The bands latest album in a near forty year career.
Melodic Hard Rockers Magnum have of late been enjoying something of a musical renaissance. Their last three albums have seen fans, and critics alike comparing them to the heady days of the mid 80s, when albums such as ‘On A Storytellers Night’, ‘Vigilante’ and ‘Wings Of Heaven’ saw Magnum sell out large venues, and grace the Top 40.
‘The Visitation’, the bands last album was their best selling since the bands re-formation. Infectious rockers like ‘Wild Angels’ saw a whole generation re-embrace their inner rock god. The band had re-cemented their foundation again with a steady line up, and a new younger audience eager to delve deeper into their back catalogue.
So to ‘Evolution’ the bands latest album in a near forty year career. The band keen not to rest on their laurels have decided to re-visit their SPV era albums. As a musician and a songwriter Tony Clarkin has always been keen to move forward and ‘evolve’, So hot on heels of recent success he and messers Catley, Stanway, Barrow and James have tweaked, polished, re-recorded tracks and bring them up to date.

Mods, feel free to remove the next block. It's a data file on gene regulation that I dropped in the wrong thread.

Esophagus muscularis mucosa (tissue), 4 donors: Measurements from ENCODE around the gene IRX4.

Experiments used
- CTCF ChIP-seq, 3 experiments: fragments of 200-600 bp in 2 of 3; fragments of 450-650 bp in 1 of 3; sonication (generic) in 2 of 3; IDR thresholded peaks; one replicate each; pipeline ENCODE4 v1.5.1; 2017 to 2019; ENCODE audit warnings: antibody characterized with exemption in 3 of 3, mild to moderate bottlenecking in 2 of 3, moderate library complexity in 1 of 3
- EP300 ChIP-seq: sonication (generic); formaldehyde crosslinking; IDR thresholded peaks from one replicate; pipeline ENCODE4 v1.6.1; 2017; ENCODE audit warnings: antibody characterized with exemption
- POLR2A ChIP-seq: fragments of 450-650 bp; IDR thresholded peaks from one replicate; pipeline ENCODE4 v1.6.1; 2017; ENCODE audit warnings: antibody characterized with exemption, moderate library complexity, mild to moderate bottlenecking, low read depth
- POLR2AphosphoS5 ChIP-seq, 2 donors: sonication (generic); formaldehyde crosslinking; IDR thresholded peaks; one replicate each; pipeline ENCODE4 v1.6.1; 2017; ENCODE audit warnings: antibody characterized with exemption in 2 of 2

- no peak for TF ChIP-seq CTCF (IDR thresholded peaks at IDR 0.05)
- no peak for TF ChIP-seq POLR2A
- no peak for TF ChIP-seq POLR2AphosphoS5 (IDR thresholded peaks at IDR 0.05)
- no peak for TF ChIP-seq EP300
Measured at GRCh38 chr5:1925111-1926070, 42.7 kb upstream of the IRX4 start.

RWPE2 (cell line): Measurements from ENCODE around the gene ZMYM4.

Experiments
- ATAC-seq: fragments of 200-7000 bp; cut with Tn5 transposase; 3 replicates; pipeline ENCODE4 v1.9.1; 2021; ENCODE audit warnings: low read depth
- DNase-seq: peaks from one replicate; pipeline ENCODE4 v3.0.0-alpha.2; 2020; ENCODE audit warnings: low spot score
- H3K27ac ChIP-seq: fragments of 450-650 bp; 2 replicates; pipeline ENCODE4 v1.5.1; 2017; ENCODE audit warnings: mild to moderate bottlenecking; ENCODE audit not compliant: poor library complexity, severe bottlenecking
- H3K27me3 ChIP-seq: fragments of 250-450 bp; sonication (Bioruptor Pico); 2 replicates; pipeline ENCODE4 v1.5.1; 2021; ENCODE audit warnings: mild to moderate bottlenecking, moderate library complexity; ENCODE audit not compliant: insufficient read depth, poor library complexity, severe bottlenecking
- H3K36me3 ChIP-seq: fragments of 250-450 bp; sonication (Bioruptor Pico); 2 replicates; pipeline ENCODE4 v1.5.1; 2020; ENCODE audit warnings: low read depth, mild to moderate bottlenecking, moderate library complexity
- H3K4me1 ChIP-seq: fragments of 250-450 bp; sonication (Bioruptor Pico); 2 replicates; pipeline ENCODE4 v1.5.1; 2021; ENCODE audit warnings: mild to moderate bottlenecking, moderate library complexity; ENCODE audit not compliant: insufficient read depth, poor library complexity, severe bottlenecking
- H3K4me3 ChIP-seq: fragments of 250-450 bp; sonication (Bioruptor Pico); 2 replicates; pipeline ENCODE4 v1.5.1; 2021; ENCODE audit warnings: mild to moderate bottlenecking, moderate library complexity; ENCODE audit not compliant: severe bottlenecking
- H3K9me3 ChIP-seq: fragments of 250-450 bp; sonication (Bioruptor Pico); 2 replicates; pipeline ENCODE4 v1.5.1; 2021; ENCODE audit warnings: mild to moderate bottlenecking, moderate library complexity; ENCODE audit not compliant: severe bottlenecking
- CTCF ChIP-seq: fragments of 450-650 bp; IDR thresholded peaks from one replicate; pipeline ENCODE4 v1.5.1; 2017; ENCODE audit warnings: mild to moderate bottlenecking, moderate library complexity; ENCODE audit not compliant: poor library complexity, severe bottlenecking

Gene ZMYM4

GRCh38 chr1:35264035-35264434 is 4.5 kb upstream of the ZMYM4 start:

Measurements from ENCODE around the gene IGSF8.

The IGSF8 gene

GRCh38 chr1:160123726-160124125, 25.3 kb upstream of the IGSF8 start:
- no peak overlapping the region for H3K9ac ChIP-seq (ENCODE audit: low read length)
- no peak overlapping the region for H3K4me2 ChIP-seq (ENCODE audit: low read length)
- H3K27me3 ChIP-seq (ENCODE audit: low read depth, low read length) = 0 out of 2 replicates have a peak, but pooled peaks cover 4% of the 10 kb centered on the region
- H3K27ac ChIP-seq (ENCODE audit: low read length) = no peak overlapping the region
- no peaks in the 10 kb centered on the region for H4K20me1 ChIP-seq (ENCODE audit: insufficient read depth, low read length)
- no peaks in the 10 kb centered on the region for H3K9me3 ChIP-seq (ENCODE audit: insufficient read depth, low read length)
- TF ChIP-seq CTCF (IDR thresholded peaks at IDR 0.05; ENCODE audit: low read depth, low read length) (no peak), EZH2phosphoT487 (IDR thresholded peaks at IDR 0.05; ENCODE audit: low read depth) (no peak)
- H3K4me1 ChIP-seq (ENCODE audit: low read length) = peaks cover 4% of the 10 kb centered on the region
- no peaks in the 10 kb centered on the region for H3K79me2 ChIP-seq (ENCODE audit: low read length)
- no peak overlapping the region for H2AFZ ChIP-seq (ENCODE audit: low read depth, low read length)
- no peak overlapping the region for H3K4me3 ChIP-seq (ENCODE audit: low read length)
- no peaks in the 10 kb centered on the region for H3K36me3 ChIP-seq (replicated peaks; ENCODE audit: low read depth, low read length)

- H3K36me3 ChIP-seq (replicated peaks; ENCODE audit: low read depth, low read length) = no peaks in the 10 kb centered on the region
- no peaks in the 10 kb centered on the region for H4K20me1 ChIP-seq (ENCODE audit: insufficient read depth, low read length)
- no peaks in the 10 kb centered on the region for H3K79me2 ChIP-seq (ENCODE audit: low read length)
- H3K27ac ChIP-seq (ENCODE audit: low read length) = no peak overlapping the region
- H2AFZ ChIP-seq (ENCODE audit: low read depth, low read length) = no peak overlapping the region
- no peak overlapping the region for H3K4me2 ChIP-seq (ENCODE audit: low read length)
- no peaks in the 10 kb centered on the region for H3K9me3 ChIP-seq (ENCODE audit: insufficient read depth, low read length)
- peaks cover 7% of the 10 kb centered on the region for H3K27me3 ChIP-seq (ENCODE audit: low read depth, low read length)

The first track to get the air brush treatment is ‘That Holy Touch’ from the poignantly entitled ‘Breath Of Life’. The song itself has indeed been given a new lease of life. Clarkins’ guitars immediately appear tauter and full of fresh bite. Bob Catley’s vocals have also be partially re-recorded and sound brighter in the mix along with a fresh rhythm section the whole song sounds ‘bigger’ than the original studio recording. ‘Just Like January’ too has grown in stature thanks to some sympathetic enhancing. Harry James’ newly recorded drums and Al Barrow’s beefed up bass serve to flesh out the whole affair. The majestic orchestration is also raised a notch with some Mark Stanway’s keyboard swathes sounding better than ever.